Lotto doesn’t bother to turn around and mutters, “No.”
Mom gets the message and goes back to eating her oatmeal. Tera goes about her business like her sister isn’t there. Lotto returns the favor. Lotto rips a granola bar open from the cupboard and eats it in two bites. Finished with her orange juice, she rinses the glass out and refills it with water. She hears the sound of laughter get bigger and bigger as a group of kids about Lotto’s age walk by her house. She sees them when they are right outside the kitchen window. Looking past the dirt coating and cracks, she counts three boys and four girls. They are separated into groups, divided by gender. The boys are pushing each other around good naturedly and laughing over a joke the tallest boy just finished. The joke teller puffs out his chest with pride when they all laugh in response to the punch line. The girls are huddled together and giggle at their own private joke. The smallest girl with curly highlighted hair and a curvaceous figure sneaks glances at one of the boys, Lotto can’t tell which one. They all walk without a care in the world. Swallowing back tears, Lotto takes a deep breath and turns away from the outside world. She takes her glass of water and heads back to the only place she can be alone.
Determined to put the image of those kids out of her mind, Lotto focuses on the day ahead. Her neatly typed schedule is taped to the wall to the right of her bathroom, a constant reminder of her life.
7:15 get up
7:20 eat breakfast
7:35 brush teeth
7:37 take shower
7:45 out of shower, get dressed
7:47 put hair in ponytail
Lotto glances at her old fashion round alarm clock. The big hand points to the Roman numeral XII and the little one points to VII. She walks over and hits the button to turn off the alarm that would have signaled the luxury of a nightmare free bout of sleep. She takes a deep breath and walks into her bathroom to start the shower. The steam fills up the bathroom while she brushes her teeth and then steps in after throwing her clothes in the wicker hamper.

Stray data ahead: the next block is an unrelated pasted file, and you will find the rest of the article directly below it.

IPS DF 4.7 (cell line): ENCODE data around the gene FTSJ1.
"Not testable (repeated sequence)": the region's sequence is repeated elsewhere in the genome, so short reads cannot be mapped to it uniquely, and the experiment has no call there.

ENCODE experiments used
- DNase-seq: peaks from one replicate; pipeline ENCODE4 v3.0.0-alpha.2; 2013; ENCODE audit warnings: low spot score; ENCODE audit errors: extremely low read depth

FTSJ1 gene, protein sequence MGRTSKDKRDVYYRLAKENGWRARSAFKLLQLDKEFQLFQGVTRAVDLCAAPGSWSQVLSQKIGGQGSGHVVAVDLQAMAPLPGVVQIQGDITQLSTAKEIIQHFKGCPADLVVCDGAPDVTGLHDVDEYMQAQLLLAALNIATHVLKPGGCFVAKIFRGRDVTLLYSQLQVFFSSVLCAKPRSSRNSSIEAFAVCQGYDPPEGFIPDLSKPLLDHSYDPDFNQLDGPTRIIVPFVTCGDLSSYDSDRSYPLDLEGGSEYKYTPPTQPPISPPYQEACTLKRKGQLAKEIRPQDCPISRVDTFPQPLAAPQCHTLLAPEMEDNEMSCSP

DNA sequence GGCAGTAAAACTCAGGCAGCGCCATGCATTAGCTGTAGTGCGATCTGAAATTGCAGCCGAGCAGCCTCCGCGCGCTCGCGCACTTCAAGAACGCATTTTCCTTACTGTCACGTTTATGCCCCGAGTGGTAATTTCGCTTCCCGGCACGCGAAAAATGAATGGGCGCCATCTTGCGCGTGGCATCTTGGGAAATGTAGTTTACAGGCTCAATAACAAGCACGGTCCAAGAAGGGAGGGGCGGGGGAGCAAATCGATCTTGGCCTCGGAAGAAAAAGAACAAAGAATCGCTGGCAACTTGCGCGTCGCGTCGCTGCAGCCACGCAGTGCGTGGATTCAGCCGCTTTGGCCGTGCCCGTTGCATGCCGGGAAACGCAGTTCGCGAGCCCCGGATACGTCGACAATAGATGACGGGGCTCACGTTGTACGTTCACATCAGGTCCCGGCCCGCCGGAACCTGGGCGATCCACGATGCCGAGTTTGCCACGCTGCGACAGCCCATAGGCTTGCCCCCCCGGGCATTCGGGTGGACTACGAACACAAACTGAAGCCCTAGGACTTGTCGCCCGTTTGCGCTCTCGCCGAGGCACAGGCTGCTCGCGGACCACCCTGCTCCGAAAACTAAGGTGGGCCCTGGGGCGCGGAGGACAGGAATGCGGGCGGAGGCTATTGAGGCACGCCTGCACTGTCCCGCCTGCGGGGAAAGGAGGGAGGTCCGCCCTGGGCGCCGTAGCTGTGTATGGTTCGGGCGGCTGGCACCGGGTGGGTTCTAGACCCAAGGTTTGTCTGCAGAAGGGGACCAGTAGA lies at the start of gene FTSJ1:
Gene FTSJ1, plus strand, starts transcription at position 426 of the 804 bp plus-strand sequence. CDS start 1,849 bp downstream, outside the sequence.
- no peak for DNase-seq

8 minutes later she is out, using up the extra minutes to soak up the remaining steam. She applies lotion and pulls her wet hair back into a ponytail. Walking into her closet she chooses a plain t-shirt, sweats and socks. She picks up her only piece of jewelry, her grandmother’s flower bracelet off the closet shelf. She smiles and admires it. She has been a gone for a couple of years and Lotto still misses her everyday. This bracelet, gaudy as it is, is her reassurance that she is still there in spirit.
The desk sits to the left of the bed, placed up against the center of the wall. Its gloss gives off light when the sun hits it midday. Like the majority of Lotto’s stuff, it used to be white. It is wide, giving her plenty of room to put her school work and anything else she wants, within reach on it. Its matching chair sits on the right hand side while three drawers round it out on the left. Lotto sits down at the desk and organizes it according to what she needs to accomplish for the day. Her notebook and pen are in the middle where she left it. She reads a couple of lines of what she wrote yesterday. “Another day in prison. No nightmares. Heard Mom and Dad talking last night but only caught a few words. Talking about me?” She leans back, rubbing her eyes. Turning her head to the side, vertigo takes over. Slowly she turns her head straight again and tries not to make any other quick movements. Like dust particles floating in the morning light, the spots appear. The spots get bigger and bigger until the blackness comes and Lotto is descending.